The aim of this Working Paper is to investigate the extent that the economic growth that has occurred in India is pro-poor. We do this by assessing various quantitative and qualitative aspects of the employment that has been generated, specifically: employment elasticities of growth; labour productivity and wage rates; job security (casualisation and multiplicity); and access. For economic growth to generate the kind of employment that contributes directly to poverty alleviation, it must be in sectors that have relatively high elasticities of employment (numbers of jobs created per unit of economic growth); workers must share in the benefits of increased labour productivity through increased wage rates; it should not only be casual, part-time employment at the expense of regular, full-time jobs; and the jobs created must be relatively unskilled in order to be accessible to the poor. Our focus is on trends in rural areas because this is where most poor people live and work.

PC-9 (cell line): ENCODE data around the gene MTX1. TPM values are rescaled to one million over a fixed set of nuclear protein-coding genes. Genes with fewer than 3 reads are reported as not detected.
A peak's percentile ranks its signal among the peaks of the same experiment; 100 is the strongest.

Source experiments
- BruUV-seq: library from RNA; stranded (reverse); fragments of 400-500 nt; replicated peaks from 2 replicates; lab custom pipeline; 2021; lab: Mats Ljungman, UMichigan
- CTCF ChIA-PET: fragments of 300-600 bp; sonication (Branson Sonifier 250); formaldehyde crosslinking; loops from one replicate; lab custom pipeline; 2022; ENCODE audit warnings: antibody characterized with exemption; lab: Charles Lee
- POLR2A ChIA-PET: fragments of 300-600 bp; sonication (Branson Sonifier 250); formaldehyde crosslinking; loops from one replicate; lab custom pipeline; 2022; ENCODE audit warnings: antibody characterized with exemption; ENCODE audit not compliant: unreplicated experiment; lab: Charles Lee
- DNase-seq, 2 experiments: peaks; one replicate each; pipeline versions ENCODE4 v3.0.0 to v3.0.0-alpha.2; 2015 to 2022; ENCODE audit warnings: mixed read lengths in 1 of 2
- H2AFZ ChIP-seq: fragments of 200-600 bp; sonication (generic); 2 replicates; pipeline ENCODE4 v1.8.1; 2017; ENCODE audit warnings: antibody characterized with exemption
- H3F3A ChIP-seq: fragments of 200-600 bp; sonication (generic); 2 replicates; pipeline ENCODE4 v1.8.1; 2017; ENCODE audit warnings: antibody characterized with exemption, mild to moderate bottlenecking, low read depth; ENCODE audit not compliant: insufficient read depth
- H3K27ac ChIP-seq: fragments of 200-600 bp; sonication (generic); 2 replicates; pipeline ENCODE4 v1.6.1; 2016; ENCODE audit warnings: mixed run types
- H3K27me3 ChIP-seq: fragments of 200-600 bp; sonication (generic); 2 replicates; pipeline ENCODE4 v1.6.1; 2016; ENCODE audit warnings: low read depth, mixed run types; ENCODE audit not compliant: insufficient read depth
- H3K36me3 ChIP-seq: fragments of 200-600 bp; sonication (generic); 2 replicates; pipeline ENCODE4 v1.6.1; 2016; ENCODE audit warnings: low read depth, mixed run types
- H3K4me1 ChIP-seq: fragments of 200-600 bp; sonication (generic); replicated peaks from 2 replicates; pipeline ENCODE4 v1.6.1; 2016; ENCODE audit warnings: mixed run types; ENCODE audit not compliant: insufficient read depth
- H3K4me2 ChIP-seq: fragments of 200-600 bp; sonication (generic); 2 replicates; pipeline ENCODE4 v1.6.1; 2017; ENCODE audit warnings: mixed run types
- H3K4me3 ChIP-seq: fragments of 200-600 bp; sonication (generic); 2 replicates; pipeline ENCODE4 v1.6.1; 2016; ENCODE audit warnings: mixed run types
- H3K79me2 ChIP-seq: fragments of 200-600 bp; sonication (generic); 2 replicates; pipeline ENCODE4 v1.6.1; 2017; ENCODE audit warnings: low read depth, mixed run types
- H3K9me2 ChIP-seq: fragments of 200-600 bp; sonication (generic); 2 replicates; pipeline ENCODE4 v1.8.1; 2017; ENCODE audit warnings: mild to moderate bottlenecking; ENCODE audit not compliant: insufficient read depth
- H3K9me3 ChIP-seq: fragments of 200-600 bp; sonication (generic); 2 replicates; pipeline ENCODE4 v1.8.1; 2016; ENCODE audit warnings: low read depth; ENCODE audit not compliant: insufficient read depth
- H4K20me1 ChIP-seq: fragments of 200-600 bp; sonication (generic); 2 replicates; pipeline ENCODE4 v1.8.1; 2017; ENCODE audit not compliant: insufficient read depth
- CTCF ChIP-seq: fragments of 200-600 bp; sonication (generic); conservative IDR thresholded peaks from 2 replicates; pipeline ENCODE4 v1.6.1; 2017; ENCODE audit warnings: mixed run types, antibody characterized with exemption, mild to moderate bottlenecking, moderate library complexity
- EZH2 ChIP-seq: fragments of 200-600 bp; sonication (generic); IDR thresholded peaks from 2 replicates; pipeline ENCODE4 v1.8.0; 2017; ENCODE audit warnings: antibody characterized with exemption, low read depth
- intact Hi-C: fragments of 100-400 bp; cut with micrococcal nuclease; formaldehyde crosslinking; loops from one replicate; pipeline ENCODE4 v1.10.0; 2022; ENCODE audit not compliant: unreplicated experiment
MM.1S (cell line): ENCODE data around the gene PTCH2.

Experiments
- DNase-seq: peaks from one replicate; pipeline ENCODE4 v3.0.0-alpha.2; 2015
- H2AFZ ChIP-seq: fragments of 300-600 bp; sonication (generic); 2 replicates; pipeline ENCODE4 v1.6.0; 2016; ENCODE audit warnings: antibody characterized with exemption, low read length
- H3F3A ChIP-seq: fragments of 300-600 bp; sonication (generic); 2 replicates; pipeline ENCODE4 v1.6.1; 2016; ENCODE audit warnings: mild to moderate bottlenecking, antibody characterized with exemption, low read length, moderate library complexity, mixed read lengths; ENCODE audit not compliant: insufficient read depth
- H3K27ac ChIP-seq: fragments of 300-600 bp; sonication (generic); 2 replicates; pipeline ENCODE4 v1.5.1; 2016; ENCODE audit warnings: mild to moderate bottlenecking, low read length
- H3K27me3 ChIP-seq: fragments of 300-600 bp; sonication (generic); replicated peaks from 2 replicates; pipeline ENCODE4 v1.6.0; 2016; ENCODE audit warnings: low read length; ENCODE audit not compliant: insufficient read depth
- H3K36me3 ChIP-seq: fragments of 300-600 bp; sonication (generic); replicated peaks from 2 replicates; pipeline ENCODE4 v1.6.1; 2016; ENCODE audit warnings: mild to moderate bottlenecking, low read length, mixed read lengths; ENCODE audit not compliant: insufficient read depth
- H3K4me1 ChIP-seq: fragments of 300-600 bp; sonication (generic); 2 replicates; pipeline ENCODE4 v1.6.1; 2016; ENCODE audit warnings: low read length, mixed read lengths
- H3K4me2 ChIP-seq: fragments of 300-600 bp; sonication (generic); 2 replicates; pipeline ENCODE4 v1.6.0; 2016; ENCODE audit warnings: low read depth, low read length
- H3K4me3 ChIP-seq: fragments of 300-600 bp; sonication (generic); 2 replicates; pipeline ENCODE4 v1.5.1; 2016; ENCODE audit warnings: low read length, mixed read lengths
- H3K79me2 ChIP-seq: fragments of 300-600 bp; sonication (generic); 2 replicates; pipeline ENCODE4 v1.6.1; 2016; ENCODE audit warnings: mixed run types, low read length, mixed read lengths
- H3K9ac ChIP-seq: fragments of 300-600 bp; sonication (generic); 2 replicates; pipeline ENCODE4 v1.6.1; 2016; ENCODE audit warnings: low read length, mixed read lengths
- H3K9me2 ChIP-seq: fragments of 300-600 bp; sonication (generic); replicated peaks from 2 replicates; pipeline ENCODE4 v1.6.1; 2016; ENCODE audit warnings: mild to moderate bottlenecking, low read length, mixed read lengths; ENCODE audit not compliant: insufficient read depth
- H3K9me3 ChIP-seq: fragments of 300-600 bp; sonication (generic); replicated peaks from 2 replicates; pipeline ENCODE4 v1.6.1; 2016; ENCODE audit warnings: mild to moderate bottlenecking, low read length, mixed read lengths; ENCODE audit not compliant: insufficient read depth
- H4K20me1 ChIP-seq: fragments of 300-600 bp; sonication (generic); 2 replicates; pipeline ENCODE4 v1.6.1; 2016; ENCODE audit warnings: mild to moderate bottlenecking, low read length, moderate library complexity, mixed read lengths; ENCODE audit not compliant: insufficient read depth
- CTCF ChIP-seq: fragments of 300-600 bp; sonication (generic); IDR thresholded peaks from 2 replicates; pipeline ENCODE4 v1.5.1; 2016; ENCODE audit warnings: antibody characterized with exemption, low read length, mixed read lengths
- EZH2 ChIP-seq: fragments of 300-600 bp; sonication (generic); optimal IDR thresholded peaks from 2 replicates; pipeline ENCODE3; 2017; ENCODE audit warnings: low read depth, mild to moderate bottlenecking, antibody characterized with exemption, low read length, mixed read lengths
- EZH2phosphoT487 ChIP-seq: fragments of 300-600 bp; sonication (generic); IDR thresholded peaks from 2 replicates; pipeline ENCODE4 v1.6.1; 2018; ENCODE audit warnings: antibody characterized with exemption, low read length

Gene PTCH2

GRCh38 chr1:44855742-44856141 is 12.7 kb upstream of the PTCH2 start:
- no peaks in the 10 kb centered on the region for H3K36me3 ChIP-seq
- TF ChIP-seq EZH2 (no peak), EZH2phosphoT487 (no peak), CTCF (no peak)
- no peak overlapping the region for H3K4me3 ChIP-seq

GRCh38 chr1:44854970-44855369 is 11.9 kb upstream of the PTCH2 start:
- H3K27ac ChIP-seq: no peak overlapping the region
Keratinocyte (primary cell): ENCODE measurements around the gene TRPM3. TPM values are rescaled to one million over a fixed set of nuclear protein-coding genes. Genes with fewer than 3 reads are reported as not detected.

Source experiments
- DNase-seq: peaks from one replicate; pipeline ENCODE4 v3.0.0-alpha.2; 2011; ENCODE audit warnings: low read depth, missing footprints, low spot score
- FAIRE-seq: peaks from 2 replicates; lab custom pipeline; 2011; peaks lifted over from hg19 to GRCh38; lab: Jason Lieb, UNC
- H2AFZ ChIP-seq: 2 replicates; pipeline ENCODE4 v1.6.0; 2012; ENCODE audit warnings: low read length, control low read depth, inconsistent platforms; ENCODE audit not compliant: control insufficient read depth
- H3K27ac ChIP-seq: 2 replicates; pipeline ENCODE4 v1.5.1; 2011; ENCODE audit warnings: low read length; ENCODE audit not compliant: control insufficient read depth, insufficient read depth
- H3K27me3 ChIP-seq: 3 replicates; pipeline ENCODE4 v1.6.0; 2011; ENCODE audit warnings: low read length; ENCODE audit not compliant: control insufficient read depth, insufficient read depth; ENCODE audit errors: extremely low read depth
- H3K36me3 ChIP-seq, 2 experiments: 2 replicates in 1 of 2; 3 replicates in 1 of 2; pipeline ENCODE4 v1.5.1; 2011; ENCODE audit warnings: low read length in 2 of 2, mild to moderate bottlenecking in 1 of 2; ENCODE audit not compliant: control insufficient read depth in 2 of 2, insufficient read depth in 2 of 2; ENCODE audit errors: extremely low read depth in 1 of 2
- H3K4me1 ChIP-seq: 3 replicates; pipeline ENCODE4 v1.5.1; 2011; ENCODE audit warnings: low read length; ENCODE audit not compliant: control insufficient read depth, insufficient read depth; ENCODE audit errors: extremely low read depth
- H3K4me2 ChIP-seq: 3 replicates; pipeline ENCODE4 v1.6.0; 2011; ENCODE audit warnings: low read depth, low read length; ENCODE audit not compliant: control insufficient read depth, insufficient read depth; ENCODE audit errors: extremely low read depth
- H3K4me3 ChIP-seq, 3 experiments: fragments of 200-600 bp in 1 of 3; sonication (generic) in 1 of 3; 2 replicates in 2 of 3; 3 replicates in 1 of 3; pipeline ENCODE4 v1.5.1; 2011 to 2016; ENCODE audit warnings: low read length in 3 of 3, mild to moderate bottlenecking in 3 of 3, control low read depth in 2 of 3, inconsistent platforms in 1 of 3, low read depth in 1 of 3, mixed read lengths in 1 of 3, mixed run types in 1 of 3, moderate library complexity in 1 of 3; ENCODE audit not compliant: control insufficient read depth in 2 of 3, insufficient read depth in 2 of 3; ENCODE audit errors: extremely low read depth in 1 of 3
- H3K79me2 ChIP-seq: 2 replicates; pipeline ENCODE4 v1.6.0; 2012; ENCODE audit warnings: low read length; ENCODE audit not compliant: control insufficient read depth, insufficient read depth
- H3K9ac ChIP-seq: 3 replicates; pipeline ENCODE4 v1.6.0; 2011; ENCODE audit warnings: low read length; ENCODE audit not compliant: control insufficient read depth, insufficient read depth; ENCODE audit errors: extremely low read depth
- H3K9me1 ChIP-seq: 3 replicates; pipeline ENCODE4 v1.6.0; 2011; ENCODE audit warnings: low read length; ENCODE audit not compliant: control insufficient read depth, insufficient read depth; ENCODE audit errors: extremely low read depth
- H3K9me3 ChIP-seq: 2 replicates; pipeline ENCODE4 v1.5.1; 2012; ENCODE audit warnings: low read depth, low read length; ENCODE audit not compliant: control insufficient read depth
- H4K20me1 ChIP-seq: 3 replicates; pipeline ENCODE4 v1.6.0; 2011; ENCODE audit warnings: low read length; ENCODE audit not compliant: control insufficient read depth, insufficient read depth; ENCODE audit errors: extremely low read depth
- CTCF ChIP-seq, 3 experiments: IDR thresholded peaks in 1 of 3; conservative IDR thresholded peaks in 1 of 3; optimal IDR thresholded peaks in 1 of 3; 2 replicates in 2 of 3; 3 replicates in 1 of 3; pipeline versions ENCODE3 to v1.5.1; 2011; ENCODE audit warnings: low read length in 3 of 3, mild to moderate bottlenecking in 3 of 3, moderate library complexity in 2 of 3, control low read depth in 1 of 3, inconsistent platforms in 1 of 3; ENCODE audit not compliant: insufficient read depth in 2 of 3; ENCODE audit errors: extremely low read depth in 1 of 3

After an Introduction, Section 2 presents summary data on economic growth trends by sector in India from 1980. This sets the scene for an examination in Section 3 of the extent that this growth has generated jobs in different economic sectors. Section 4 examines the impact of growth on the relative balance between self-employment and paid labour. Section 5 moves on to set out changes in labour productivity by sector between 1993/4 and 1999/2000 and to assess whether these have been matched by changes in wage rates. Section 6 looks at changes in security of employment, including casualisation and multiplicity, whilst Section 7 assesses the implications of growth for access to employment, in terms of the skills required for the jobs it has generated, and the location of new jobs. An analysis of the implications of the data for lessons about economic growth and pro-poor employment generation is given in Section 8, followed by implications for various components of policy in Section 9.
Mahendra Dev, S. Pro-Poor Growth in India: What do we know about the Employment Effects of Growth 1980-2000? Overseas Development Institute, London, UK (2002) 40 pp. ISBN 0 85003 575 9 [ODI Working Paper 161]